158         else:
159             msg.body="```" + msg.body
160
161         payload = {



Now that the config file is complete and pointing at the modified Botframework backend, start/restart errbot

errbot

Preliminary Test

There are a couple of ways to test the receiving end (nginx, errbot, etc)

1) Via a Web Browser
With the errbot window open, you can test the nginx redirection using a simple web browser, navigating to your messaging endpoint:

https://<yoursite>:3142/botframework

If you see traffic arrive in errbot, it means your domain, SSL cert, nginx redirection, and errbot Web Server plugin are all working.  If this does not work, you may need to check firewall settings and possibly configurations for everything.


Figure 6:  Browser was able to corectly route from SSL nginx to errbot Webserver plugin

2) Test via the Web Chat
Now that you tested the basic connectivity, let’s test the Microsoft side of the house by using the Web Chat feature within the Azure portal.
1. Go to Azure Portal - https://portal.azure.com/
2. Navigate to:  Dashboard -> Your Bot name -> Test in Web Chat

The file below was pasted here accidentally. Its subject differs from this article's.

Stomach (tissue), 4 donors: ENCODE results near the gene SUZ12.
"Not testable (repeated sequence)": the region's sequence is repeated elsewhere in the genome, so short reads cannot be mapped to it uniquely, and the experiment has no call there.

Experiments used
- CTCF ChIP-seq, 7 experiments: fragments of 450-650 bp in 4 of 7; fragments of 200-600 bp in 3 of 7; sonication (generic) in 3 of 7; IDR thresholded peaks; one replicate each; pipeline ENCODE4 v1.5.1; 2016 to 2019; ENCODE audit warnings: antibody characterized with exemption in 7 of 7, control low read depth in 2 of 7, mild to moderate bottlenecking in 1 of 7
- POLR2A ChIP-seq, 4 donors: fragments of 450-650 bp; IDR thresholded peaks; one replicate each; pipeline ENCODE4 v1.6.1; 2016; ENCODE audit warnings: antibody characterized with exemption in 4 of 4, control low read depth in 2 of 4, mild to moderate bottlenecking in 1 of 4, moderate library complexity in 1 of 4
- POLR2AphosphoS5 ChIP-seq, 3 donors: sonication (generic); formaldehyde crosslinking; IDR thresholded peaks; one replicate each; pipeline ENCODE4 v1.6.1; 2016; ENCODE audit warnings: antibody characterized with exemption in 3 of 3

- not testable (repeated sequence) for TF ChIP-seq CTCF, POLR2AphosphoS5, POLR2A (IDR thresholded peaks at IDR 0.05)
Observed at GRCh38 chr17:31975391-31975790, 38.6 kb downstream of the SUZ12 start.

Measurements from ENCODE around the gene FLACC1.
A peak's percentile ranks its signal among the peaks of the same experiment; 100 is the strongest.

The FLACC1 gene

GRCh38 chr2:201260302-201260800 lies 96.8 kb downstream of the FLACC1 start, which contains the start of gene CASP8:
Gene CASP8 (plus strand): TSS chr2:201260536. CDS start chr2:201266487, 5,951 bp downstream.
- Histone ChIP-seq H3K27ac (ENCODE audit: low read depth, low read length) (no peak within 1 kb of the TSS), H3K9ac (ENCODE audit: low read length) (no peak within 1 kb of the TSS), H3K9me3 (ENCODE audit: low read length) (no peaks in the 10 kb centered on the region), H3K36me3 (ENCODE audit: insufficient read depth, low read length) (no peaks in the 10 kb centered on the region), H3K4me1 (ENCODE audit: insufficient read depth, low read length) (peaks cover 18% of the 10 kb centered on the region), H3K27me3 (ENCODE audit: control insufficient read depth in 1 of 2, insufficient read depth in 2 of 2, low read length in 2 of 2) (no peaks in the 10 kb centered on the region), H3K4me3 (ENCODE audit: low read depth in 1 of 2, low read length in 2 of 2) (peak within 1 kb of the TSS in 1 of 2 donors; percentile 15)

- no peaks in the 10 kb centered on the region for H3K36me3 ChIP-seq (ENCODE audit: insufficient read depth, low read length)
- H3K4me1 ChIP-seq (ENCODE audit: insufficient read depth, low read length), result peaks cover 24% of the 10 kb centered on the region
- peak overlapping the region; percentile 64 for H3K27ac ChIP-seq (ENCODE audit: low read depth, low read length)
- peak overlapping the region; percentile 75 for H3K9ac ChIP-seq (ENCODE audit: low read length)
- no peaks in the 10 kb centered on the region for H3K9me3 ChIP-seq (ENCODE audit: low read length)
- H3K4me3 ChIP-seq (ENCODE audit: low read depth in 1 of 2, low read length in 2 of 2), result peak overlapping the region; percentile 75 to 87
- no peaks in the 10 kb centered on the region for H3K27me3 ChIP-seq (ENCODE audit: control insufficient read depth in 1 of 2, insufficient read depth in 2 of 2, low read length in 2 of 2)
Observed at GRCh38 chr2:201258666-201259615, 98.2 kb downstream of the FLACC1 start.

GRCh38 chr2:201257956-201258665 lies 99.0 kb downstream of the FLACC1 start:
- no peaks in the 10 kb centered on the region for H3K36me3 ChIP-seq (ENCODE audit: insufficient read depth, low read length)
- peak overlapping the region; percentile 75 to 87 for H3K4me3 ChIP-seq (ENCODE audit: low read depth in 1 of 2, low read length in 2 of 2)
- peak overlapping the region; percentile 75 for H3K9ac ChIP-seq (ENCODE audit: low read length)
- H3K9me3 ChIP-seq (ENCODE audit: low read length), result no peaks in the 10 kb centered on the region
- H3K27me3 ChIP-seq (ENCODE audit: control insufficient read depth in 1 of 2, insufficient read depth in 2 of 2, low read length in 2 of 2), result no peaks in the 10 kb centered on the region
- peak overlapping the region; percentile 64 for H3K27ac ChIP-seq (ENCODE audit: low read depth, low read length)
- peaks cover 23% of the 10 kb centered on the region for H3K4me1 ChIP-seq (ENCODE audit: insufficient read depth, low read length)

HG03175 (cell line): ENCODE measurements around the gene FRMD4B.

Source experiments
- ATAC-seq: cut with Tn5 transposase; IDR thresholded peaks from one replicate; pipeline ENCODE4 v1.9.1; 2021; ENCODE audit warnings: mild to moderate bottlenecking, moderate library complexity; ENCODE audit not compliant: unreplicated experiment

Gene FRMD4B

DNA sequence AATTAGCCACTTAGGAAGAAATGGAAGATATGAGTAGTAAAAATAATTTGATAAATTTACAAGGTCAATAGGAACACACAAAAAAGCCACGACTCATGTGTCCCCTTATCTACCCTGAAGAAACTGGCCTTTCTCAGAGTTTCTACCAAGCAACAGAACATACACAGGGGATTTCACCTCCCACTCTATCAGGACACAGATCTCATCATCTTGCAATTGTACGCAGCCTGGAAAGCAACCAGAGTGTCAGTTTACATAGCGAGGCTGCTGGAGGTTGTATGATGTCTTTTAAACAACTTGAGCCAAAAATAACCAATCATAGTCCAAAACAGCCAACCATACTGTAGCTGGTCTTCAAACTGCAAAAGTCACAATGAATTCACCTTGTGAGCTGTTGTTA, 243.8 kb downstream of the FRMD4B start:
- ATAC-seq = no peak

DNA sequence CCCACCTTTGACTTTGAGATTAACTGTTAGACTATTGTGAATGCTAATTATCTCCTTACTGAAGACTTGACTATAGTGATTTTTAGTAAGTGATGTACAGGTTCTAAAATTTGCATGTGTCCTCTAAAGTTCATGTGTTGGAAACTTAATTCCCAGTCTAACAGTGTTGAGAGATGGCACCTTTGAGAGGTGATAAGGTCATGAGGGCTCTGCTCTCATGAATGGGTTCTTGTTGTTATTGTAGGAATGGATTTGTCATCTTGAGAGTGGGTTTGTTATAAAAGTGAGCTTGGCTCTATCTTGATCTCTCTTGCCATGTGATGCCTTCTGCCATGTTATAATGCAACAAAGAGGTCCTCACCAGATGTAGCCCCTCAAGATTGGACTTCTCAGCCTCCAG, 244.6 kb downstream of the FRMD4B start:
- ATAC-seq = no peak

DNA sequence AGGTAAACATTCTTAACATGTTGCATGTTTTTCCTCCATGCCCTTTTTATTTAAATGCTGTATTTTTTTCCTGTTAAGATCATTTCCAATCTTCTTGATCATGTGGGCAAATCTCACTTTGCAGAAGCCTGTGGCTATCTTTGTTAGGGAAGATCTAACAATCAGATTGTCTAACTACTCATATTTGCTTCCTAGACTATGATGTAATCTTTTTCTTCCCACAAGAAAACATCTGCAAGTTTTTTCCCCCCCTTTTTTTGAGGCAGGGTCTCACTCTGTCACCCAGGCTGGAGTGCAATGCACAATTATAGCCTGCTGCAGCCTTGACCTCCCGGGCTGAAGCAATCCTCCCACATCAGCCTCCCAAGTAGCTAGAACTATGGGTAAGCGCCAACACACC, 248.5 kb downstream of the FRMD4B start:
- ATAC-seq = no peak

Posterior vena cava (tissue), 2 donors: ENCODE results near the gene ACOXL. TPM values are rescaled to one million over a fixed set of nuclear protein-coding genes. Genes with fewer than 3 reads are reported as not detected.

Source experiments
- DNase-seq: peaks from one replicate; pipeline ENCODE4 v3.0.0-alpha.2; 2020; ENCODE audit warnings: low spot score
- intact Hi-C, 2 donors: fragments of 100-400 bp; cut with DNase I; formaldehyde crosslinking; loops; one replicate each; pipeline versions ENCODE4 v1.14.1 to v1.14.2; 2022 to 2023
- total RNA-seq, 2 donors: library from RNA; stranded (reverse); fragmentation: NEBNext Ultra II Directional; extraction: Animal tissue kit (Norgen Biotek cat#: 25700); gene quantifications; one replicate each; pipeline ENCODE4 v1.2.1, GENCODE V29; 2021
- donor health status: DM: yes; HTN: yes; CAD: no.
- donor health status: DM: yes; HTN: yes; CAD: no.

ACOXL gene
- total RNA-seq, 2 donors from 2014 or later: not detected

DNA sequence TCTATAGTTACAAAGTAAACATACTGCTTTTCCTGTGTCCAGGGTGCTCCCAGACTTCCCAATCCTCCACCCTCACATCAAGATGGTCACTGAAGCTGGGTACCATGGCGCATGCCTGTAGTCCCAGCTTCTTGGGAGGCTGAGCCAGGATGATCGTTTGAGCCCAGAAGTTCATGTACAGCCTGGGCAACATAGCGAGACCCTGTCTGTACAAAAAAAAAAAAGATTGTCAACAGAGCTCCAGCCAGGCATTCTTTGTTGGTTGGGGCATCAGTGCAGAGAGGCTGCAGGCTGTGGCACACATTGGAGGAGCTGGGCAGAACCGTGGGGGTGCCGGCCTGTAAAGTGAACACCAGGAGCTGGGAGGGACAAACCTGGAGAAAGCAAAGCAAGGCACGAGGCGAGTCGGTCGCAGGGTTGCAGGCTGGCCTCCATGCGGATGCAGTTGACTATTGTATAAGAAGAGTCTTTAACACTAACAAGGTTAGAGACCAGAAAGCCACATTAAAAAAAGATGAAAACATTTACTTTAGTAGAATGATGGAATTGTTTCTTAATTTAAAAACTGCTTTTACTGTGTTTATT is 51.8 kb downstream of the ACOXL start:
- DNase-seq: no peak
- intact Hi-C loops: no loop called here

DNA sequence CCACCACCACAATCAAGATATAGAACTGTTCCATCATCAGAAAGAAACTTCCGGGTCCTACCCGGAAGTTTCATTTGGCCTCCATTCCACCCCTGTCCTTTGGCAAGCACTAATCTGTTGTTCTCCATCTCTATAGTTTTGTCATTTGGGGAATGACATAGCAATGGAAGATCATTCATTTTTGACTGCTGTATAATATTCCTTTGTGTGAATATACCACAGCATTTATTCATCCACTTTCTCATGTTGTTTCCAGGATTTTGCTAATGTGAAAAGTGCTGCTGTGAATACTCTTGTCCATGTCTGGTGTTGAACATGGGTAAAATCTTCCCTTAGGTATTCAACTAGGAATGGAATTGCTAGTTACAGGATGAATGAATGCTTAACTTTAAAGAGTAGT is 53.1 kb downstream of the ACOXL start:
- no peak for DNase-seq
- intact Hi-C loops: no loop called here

If everything seems ok, try to run !help.  If all is well, you should receive the help menu as shown in the screenshot below.


Figure 7: Errbot help menu exercised through the Azure Portal Web Chat

If you did not see the help menu, there is something wrong with the Microsoft piece of the integration and you may need to use the Botnet Framework Emulator to troubleshoot (see that section for more details).

If you see the help menu, you need to now add the MSTeams channel to your bot and then communicate with the bot through Teams.

Add your Bot to Microsoft Teams

Now that the webchat worked, the next step is to add the MSTeams channel to your bot.¬ Once added you should be able to communicate with the Bot over the via Teams. The three way we will outline are the following:

1) Use the appId for direct communication  <-- Worked on our Teams instance, but not others
2) Publish publicly to Teams <-- We are avoiding this..
3) Package the bot to import into a third part Teams instance <-- Worked for other Teams